Using the Media to Make Your Case in Court

Question: You talk a lot about empowerment, yet in court you often present female clients as victims. Why?

Gloria Allred:  I don't believe that women should have to suffer in silence and I would say 99 percent of all or our cases no one has ever heard of, no one ever will hear of. They will not be discussed publicly unless and until they end up in a court of law. But most are settled confidentially, so you'll never hear about them. Yes they will have to describe what happened to them to the opposing party, and in a court of law if it gets to trial, which most cases won't. But some decide to speak out publicly and speaking out publicly helps them to be empowered actually, in many cases.

And also it helps to inspire other women to know that they can stand up and fight back. That they don't have to be victimized. If they are victimized, that they can move on to the next stage which is to become a survivor and then finally to the next stage which is to be a fighter for change. So they can evolve and make others accountable for the wrongs that have been inflicted upon them. It's about accountability, it's about transparency, and it's about change. It's about justice, most of all.

Question:
  How do you decide whether or not the media will be a useful tool in your cases?


Gloria Allred:  It really depends on the case. Sometimes it's, like, an educational moment or opportunity, and sometimes it's strategic, sometimes it's both. For example, we had a case years ago of AIDS discrimination. Our client went... Paul Jasperson went to Jessica's Nail Salon to get a pedicure. He made an appointment then they heard  that he had aids and they called and canceled it or that he was HIV positive at the time. They canceled it.

And we fought them for 16 years, we said: "That's discrimination." And my client spoke out and said, "I'm not going to take this type of discrimination. It's wrong and it's also illegal." And by doing so he let another businesses know that people who are HIV-positive need to be treated with respect and dignity and have a right to enjoy their rights, to be free of discrimination under the law. That sends a message not only to Jessica's Nail Salon but other businesses as well that you better watch yourself. That you might find yourself on the wrong end of a law suit and being spoke of publicly if you make the big mistake of discriminating.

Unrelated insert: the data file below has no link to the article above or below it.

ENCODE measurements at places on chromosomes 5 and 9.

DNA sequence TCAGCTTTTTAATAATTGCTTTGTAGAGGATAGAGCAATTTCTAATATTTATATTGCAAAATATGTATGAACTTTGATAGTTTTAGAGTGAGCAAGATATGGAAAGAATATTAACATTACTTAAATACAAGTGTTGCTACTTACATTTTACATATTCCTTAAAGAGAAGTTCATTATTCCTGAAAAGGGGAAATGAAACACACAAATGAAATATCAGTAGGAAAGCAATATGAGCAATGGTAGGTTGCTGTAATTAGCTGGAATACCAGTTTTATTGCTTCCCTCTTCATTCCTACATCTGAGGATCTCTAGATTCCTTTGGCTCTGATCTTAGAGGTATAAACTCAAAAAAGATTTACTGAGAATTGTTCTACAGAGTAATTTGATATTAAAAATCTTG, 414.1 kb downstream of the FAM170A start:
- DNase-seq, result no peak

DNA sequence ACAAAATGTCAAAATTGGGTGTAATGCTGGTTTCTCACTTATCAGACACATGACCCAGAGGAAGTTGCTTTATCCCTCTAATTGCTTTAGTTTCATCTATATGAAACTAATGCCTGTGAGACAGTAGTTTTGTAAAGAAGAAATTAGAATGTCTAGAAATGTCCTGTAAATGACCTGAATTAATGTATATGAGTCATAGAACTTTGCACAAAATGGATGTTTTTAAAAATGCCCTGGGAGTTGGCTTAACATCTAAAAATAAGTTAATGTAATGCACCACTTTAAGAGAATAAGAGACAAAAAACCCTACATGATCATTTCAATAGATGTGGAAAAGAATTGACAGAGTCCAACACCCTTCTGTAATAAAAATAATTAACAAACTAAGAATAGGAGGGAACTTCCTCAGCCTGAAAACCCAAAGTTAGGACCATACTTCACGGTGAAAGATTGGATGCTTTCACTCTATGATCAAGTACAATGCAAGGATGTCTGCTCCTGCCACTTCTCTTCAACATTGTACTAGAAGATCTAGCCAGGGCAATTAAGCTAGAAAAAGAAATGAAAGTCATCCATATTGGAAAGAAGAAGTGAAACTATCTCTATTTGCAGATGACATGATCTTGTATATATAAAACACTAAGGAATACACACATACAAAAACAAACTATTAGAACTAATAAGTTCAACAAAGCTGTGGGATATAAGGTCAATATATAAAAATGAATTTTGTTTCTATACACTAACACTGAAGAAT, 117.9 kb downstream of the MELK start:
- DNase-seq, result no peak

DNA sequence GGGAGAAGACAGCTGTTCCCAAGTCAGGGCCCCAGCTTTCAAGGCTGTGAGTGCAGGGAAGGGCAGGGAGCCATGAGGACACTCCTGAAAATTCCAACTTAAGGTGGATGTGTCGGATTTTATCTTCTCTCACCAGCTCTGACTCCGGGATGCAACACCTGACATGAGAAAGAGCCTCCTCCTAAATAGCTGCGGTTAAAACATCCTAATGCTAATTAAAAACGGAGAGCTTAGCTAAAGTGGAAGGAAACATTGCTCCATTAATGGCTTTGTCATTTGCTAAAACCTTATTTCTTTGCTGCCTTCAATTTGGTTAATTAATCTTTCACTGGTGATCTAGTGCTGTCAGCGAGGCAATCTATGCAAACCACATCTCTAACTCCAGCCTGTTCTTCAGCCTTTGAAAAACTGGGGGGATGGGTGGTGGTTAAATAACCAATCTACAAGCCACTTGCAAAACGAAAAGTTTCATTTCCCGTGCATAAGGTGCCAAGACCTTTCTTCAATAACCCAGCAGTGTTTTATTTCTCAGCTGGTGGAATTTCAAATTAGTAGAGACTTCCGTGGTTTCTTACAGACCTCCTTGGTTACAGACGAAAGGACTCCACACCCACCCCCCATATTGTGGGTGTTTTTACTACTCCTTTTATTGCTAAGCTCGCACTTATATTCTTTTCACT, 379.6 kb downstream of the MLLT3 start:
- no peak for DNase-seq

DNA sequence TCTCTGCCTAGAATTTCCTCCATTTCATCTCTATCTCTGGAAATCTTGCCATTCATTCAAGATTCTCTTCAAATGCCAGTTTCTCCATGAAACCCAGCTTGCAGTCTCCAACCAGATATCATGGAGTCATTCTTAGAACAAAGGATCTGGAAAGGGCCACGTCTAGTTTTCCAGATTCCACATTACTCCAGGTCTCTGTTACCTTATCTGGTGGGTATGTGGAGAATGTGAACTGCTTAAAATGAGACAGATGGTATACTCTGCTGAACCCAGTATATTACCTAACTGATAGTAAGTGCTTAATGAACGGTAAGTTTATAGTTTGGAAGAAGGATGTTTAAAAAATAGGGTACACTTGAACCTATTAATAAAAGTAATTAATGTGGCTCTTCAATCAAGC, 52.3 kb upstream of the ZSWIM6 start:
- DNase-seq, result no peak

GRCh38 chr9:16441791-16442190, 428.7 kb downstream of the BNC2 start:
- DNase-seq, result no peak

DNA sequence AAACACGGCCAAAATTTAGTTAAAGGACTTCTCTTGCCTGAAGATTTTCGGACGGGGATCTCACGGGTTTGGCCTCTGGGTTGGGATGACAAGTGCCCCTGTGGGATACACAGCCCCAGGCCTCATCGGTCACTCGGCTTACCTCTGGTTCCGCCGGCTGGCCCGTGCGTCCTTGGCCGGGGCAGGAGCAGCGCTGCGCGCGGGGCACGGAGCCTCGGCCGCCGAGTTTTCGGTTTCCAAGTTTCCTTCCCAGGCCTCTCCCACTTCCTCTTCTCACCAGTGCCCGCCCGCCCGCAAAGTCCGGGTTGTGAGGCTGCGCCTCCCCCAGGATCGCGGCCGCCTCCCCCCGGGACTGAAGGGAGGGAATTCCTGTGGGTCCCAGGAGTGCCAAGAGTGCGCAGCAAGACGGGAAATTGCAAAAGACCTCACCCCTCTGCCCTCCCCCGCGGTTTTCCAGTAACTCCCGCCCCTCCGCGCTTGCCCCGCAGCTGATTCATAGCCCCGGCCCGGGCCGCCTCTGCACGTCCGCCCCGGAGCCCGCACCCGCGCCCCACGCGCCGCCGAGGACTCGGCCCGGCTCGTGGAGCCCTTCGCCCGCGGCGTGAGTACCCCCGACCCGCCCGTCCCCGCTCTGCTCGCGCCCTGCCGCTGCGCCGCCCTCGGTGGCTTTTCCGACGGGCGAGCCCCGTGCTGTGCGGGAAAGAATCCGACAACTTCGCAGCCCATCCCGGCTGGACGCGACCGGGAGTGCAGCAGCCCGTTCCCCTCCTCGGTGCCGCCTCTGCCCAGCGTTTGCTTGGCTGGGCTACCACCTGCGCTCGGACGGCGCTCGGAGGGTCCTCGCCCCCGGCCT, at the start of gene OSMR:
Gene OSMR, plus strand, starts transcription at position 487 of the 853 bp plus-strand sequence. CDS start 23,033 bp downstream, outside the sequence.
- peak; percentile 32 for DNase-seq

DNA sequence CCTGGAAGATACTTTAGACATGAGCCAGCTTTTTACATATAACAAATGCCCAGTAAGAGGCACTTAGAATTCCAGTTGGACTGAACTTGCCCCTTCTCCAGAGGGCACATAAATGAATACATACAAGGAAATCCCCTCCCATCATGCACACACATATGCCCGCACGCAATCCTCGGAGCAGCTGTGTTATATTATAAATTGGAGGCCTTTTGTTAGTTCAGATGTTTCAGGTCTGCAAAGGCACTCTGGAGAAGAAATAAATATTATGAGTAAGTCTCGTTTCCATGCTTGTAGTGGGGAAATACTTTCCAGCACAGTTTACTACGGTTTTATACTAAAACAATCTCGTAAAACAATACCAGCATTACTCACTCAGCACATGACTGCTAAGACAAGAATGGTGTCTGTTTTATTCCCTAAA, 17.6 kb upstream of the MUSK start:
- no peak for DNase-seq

So it's a teaching moment, and I know that Paul was very happy that he did that. He was never sorry that he did that, and even though he passed away at some point we continued the battle even after his death

It's a case-by-case analysis of what we're trying to accomplish in the case and how best to accomplish it. There's no one general rule, one-size-fits-all. It really depends on the case. As I said, most of the time you'll never hear about most of my cases, and every once in a while, for example, I'll get a call from the L.A. Times or someone else saying, "We just found out that you filed this case. Nobody told us." And they just find it but most of the time they will never know what we're doing and that's the way it should be because what is best for the client is what's most important.

Recorded on June 9, 2010
Interviewed by David Hirschman

The attorney says that there's no hard-and-fast rule about when and how to use the media to help a client in court. "Sometimes it's like an educational moment or opportunity and sometimes it's strategic—sometimes it's both."

LinkedIn meets Tinder in this mindful networking app

Swipe right to make the connections that could change your career.

Getty Images
Sponsored
Swipe right. Match. Meet over coffee or set up a call.

No, we aren't talking about Tinder. Introducing Shapr, a free app that helps people with synergistic professional goals and skill sets easily meet and collaborate.

Keep reading Show less

What’s behind our appetite for self-destruction?

Is it "perverseness," the "death drive," or something else?

Photo by Brad Neathery on Unsplash
Mind & Brain

Each new year, people vow to put an end to self-destructive habits like smoking, overeating or overspending.

Keep reading Show less

Can the keto diet help treat depression? Here’s what the science says so far

A growing body of research shows promising signs that the keto diet might be able to improve mental health.

Photo: Public Domain
Mind & Brain
  • The keto diet is known to be an effective tool for weight loss, however its effects on mental health remain largely unclear.
  • Recent studies suggests that the keto diet might be an effective tool for treating depression, and clearing up so-called "brain fog," though scientists caution more research is necessary before it can be recommended as a treatment.
  • Any experiments with the keto diet are best done in conjunction with a doctor, considering some people face problems when transitioning to the low-carb diet.
Keep reading Show less

Douglas Rushkoff – It’s not the technology’s fault

It's up to us humans to re-humanize our world. An economy that prioritizes growth and profits over humanity has led to digital platforms that "strip the topsoil" of human behavior, whole industries, and the planet, giving less and less back. And only we can save us.

Think Again Podcasts
  • It's an all-hands-on-deck moment in the arc of civilization.
  • Everyone has a choice: Do you want to try to earn enough money to insulate yourself from the world you're creating— or do you want to make the world a place you don't have to insulate yourself from?
Keep reading Show less